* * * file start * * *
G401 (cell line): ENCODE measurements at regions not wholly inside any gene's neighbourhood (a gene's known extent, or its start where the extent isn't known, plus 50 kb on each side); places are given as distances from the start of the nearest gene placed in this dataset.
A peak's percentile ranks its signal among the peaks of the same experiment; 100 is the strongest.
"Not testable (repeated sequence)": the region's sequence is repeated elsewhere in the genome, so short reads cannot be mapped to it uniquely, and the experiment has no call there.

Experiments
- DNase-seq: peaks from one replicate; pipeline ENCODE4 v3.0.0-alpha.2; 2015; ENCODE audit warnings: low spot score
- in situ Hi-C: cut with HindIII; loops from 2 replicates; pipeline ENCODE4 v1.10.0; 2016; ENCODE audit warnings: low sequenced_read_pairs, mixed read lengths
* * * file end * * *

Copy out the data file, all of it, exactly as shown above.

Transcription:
G401 (cell line): ENCODE measurements at regions not wholly inside any gene's neighbourhood (a gene's known extent, or its start where the extent isn't known, plus 50 kb on each side); places are given as distances from the start of the nearest gene placed in this dataset.
A peak's percentile ranks its signal among the peaks of the same experiment; 100 is the strongest.
"Not testable (repeated sequence)": the region's sequence is repeated elsewhere in the genome, so short reads cannot be mapped to it uniquely, and the experiment has no call there.

Experiments
- DNase-seq: peaks from one replicate; pipeline ENCODE4 v3.0.0-alpha.2; 2015; ENCODE audit warnings: low spot score
- in situ Hi-C: cut with HindIII; loops from 2 replicates; pipeline ENCODE4 v1.10.0; 2016; ENCODE audit warnings: low sequenced_read_pairs, mixed read lengths